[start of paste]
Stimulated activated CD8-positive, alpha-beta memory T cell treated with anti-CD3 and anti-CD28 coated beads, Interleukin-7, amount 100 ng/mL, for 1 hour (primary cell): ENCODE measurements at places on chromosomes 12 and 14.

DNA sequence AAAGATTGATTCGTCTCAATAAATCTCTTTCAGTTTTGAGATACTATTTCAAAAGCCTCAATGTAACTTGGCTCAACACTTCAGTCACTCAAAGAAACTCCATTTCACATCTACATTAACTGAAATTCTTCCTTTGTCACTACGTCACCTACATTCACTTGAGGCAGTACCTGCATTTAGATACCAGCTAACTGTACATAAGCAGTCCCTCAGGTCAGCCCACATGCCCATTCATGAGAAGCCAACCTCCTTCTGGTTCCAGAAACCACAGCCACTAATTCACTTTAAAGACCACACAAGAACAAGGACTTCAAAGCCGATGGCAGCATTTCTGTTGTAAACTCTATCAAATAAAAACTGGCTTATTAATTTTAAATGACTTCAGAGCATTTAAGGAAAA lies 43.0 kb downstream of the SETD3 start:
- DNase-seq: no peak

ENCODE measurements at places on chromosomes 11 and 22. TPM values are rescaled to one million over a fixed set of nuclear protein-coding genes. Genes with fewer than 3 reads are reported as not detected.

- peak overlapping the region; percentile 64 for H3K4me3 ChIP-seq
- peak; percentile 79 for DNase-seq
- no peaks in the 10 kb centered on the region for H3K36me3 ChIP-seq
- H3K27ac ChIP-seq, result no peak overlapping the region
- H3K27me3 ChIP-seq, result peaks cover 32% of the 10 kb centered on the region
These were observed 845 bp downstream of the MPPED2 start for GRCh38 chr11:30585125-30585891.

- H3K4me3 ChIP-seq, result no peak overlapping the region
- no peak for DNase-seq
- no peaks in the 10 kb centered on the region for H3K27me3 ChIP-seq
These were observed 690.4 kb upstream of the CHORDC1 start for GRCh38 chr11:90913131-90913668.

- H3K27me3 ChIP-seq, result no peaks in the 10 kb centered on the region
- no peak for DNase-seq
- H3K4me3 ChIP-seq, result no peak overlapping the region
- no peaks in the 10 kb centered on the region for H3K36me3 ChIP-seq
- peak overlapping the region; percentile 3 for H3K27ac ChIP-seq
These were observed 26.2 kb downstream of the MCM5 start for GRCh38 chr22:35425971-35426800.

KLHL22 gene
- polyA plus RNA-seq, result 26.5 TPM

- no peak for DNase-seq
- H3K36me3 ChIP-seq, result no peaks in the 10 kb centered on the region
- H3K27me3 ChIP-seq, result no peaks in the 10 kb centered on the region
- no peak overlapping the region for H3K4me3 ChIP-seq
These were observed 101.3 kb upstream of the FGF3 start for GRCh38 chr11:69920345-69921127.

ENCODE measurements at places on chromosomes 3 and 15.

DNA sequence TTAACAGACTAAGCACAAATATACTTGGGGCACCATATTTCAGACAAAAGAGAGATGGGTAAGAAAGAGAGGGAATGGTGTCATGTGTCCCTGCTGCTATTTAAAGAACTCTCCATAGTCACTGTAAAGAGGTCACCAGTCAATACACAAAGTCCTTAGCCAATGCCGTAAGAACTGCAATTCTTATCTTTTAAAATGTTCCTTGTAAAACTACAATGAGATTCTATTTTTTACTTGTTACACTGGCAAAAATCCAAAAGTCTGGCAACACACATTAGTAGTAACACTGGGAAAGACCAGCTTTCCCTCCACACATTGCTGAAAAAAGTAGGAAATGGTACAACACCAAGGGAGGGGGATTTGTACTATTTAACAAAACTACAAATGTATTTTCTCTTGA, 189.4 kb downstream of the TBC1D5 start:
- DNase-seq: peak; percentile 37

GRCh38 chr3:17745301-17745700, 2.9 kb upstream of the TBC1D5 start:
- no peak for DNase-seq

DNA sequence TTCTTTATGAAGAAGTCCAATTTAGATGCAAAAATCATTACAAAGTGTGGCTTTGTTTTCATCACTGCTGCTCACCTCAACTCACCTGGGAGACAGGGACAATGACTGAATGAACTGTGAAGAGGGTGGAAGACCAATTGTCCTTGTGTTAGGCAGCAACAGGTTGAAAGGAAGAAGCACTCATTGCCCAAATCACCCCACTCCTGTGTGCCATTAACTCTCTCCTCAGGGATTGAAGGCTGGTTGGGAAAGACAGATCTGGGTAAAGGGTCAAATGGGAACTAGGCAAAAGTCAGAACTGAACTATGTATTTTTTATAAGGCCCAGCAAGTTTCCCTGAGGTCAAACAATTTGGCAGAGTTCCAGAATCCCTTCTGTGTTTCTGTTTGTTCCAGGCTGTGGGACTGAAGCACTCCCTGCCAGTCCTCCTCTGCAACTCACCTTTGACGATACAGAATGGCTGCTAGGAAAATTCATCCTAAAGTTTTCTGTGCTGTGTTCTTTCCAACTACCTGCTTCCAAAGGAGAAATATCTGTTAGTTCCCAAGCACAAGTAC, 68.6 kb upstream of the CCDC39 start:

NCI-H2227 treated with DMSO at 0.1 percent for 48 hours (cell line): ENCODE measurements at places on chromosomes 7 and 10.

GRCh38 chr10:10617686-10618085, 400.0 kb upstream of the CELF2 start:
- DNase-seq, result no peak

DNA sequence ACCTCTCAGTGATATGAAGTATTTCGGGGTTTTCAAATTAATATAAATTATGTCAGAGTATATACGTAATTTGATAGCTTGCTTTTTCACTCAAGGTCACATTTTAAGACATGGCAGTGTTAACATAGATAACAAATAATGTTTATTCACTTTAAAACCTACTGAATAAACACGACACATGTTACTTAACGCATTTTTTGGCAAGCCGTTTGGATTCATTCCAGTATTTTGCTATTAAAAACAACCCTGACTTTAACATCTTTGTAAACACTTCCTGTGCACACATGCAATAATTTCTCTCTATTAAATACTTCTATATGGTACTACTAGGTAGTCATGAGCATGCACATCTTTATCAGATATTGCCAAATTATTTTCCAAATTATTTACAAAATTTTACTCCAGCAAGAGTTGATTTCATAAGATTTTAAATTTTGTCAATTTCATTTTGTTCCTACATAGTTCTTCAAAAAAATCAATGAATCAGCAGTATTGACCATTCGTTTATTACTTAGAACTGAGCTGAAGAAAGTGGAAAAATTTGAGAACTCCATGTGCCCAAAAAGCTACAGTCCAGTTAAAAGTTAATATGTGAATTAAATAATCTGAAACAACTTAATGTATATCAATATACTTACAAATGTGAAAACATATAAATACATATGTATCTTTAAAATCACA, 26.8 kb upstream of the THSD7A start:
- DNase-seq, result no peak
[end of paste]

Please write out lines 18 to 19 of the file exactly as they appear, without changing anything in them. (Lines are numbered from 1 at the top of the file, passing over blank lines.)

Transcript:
- no peaks in the 10 kb centered on the region for H3K36me3 ChIP-seq
- peak overlapping the region; percentile 3 for H3K27ac ChIP-seq